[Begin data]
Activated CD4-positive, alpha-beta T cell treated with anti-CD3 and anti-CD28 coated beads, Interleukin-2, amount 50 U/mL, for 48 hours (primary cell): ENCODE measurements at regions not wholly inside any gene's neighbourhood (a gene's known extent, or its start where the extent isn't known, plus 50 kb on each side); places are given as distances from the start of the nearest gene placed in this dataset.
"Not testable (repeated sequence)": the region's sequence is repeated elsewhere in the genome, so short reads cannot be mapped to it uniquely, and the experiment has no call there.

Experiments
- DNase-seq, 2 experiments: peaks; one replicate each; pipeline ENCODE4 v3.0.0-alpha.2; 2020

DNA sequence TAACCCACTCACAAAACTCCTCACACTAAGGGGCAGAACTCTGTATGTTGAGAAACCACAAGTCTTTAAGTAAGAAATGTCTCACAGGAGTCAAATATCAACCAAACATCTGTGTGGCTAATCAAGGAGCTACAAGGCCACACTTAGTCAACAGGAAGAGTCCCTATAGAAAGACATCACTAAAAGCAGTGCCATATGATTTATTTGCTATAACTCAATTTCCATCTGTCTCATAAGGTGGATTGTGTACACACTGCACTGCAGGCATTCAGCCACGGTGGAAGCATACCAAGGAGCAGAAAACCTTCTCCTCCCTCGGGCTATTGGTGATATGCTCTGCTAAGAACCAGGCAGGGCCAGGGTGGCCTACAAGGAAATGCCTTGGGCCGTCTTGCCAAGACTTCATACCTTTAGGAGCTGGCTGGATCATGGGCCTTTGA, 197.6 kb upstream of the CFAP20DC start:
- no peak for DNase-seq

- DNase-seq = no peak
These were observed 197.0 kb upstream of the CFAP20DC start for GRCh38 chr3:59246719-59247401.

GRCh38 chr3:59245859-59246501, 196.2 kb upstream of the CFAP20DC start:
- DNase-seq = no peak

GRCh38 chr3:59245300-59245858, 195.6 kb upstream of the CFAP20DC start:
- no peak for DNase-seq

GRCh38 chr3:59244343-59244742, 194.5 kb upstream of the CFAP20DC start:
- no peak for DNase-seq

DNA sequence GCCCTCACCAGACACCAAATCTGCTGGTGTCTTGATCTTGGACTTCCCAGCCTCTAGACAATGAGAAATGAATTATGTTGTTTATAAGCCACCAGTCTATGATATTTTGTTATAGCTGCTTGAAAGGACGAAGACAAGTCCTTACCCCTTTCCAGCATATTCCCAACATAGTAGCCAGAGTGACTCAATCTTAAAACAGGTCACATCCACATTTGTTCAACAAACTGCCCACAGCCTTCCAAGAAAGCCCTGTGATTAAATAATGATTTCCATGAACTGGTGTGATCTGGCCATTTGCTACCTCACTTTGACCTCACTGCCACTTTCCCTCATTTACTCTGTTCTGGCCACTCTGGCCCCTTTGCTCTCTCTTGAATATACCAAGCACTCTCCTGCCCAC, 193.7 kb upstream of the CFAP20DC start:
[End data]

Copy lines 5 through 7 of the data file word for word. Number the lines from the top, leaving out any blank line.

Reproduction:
DNA sequence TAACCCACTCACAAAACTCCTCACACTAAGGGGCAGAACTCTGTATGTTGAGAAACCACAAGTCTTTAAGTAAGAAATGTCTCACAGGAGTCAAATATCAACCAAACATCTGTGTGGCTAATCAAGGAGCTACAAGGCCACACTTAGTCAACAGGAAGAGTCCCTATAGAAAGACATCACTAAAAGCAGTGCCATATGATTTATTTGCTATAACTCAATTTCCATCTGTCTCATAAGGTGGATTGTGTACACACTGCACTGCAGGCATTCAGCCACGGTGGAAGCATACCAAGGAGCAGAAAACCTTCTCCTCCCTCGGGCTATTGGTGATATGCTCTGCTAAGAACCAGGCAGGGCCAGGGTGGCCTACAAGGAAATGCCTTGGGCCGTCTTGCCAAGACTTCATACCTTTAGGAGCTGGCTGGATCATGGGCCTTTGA, 197.6 kb upstream of the CFAP20DC start:
- no peak for DNase-seq

- DNase-seq = no peak